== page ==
- United Nations has expressed concerns on deteriorating food security situation in Ethiopia following reports of severe drought conditions throughout the country.
According to UN statement close to 4.6 million people in Ethiopia are in need of food aid due to a combination of drought and high food prices.
UN spokesperson Michele Montas said relief organisations are grappling with a considerable shortage of supplies, with World Food Program in need of US$136 million for its operations in the Horn of Africa nation.
Recent food prices hike and poor rain season in southern and eastern parts of Ethiopia, which are country's agricultural sites have resulted in serious food shortages in country which led to food prices increase to around 300% in Ethiopia, reports have shown.
UN humanitarian chief John Holmes, who has returned from a visit to Ethiopia said food shortages remains very severe, with numbers of people affected continuing to escalate rapidly.
Although a US $325-million dollar humanitarian appeal launched for Ethiopia in June has been well funded at over 60 percent, Mr Holmes urged donors to contribute more for the next few months to avert the situation.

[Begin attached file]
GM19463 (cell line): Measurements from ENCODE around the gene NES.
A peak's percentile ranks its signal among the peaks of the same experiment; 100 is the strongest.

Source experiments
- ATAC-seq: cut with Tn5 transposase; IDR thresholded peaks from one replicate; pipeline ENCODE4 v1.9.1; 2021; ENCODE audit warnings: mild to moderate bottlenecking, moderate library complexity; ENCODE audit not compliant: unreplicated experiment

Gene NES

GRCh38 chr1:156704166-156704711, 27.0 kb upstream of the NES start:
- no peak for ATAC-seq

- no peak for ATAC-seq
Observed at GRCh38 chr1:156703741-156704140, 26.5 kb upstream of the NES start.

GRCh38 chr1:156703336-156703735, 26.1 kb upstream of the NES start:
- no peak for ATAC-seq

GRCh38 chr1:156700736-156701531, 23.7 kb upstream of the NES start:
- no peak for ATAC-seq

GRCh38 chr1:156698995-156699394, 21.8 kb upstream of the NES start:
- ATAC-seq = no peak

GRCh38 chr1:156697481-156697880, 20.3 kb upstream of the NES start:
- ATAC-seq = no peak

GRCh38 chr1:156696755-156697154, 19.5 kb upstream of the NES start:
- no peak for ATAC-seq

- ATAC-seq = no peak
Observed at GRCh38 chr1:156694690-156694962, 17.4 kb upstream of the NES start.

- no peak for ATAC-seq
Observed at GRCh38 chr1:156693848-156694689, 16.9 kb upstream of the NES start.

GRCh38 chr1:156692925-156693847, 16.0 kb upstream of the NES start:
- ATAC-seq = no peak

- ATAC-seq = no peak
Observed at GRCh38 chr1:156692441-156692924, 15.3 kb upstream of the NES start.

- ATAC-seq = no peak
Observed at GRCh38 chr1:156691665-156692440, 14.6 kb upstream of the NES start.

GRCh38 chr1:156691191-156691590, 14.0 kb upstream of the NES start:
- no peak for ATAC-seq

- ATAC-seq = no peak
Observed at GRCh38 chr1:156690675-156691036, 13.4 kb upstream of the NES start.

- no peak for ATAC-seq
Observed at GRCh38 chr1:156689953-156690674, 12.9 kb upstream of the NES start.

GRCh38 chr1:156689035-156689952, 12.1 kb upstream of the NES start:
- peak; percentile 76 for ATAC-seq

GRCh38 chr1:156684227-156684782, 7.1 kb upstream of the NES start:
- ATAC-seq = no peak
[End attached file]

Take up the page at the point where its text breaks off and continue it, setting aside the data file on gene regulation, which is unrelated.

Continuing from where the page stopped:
UN said more than four million Ethiopians need emergency assistance and a further eight million need immediate food relief, indicating that severe floods that hit Ethiopia last year, destroying most of the food crops and successive drought has worsened the situation.
Ms Montas said Monday that flooding in Gambela in southwestern Ethiopia has reportedly displaced nearly 35,000. In response, World Health Organization has provided emergency drugs and supplies for 10,000 people.
For a country like Ethiopia, which is the hardest hit in the horn of Africa, it has no hope for speedy recovery as it has already exhausted its food reserves as the soaring food prices forced government to subsidise basic food commodities.
UN has been providing solid assistance to help Ethiopia address its current challenge. The Horn of African country has a history of the world's worst famine that killed a million Ethiopians in October 1984.
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